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The Texas video game industry directly employs about 5,000 people. It also creates hundreds more jobs that depend on transporting and selling the technology.
But gaming isn’t just about gaming anymore.
Jennifer Bullard directs the two year-old Captivate Conference for professionals in the gaming industry. “The game industry is pretty wide and diversified – there’s console developers, there’s mobile developers, there’s education game development here, there’s people who work in what we call real-world games, training simulations,” she says.
“There’s more education institutions for game development,” Bullard says. “When I first got started people didn’t even have bachelor’s degrees and frankly didn’t care about it. Now, of course, if you want to get into the game industry you need a bachelor’s degree.”
Texas universities are stepping up to keep the industry supplied. Campuses from Abilene to Victoria have established gaming departments. At UT-Dallas there’s the Center for Modeling and Simulation. Marge Zielke is the director.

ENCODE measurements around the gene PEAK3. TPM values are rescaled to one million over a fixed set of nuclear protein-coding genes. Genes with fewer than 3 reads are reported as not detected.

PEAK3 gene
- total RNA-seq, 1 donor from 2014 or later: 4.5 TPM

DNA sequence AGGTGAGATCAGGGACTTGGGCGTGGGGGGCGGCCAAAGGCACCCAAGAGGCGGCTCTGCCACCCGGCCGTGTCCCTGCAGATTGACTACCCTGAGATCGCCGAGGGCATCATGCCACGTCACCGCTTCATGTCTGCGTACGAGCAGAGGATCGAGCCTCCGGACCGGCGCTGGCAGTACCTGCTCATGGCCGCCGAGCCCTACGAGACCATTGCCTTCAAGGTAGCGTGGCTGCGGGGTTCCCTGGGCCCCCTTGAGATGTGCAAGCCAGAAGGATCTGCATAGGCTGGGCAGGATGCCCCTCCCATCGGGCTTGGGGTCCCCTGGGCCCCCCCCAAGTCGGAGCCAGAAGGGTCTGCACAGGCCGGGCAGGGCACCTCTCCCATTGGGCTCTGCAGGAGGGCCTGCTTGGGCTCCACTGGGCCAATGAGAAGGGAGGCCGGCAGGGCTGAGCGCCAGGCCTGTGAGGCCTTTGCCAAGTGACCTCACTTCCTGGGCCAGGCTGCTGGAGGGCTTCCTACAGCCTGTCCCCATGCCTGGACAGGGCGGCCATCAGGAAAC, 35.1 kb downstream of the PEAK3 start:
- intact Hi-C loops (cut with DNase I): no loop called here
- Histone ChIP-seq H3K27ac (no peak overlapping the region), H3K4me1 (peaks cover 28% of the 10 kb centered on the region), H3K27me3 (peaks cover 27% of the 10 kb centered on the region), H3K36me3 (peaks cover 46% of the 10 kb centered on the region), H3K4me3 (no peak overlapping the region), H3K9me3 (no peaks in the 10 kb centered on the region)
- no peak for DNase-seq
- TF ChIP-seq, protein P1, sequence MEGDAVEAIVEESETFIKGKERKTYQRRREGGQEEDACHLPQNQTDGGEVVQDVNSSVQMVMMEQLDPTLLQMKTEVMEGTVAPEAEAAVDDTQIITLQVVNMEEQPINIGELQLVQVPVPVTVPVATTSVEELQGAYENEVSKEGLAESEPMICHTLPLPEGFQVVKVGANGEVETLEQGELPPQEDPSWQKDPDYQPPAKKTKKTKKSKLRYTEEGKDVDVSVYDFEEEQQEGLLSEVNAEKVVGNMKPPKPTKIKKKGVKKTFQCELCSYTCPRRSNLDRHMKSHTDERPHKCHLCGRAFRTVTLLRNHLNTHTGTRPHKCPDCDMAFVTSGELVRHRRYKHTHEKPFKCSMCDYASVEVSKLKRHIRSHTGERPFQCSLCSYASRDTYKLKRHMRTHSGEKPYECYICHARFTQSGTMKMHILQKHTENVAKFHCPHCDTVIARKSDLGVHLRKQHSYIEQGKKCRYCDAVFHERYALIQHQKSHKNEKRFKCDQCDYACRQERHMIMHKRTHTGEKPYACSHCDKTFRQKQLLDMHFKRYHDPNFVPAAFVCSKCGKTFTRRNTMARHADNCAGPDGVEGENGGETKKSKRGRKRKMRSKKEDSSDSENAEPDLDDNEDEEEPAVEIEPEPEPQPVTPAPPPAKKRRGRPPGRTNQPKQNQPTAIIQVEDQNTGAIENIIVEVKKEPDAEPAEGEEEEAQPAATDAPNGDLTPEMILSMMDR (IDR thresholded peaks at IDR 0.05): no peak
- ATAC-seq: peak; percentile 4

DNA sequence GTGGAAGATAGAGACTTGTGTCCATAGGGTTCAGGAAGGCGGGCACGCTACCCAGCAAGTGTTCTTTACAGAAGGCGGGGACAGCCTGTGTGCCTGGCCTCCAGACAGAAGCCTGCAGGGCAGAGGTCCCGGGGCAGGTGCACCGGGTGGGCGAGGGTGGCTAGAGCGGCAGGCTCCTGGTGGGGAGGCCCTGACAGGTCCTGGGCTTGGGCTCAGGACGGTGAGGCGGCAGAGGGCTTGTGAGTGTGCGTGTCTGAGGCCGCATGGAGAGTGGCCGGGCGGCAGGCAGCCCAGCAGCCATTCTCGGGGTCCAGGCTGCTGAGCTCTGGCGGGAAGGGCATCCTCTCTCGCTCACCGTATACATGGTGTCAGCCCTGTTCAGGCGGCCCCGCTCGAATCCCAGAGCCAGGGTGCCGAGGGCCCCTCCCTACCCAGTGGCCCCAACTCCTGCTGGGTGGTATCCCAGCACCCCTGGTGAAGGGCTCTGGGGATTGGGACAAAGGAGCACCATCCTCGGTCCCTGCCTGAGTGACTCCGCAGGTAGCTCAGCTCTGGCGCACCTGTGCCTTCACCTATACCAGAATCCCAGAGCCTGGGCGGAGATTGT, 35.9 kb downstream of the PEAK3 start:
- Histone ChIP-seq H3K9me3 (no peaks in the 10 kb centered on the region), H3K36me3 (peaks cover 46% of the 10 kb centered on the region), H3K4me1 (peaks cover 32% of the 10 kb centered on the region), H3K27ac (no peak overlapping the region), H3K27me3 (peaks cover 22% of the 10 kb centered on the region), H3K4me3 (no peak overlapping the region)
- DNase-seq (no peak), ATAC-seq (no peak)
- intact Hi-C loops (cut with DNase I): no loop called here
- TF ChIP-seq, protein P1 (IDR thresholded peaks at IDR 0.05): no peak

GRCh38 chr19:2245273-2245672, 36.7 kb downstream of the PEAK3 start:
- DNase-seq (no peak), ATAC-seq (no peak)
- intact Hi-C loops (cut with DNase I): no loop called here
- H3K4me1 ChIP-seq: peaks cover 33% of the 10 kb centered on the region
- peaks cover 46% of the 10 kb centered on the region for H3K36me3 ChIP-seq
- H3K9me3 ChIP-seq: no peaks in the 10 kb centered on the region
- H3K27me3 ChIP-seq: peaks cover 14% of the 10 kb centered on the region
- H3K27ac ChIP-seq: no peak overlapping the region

Director Marge Zielke says the program “emphasizes 21st century media as an extension of its degree plan.” The curriculum is based on critical thinking, research projects, and learning how to appeal to a wide audience.
“One of the things that we try to teach students in all of our classes is that it’s one thing to be able to use the technology that we have available to us today,” Zielke says, “but students of media really have to think about how to conceptualize and develop media that doesn’t exist yet.”
Some of that conceptualizing is likely to take place at next month’s SXSW. Developers, manufacturers and fans from all over the country will show off their stuff at the SXSW Gaming expo next week. No matter what happens, you can be sure the next big thing in gaming will be revealed in Texas.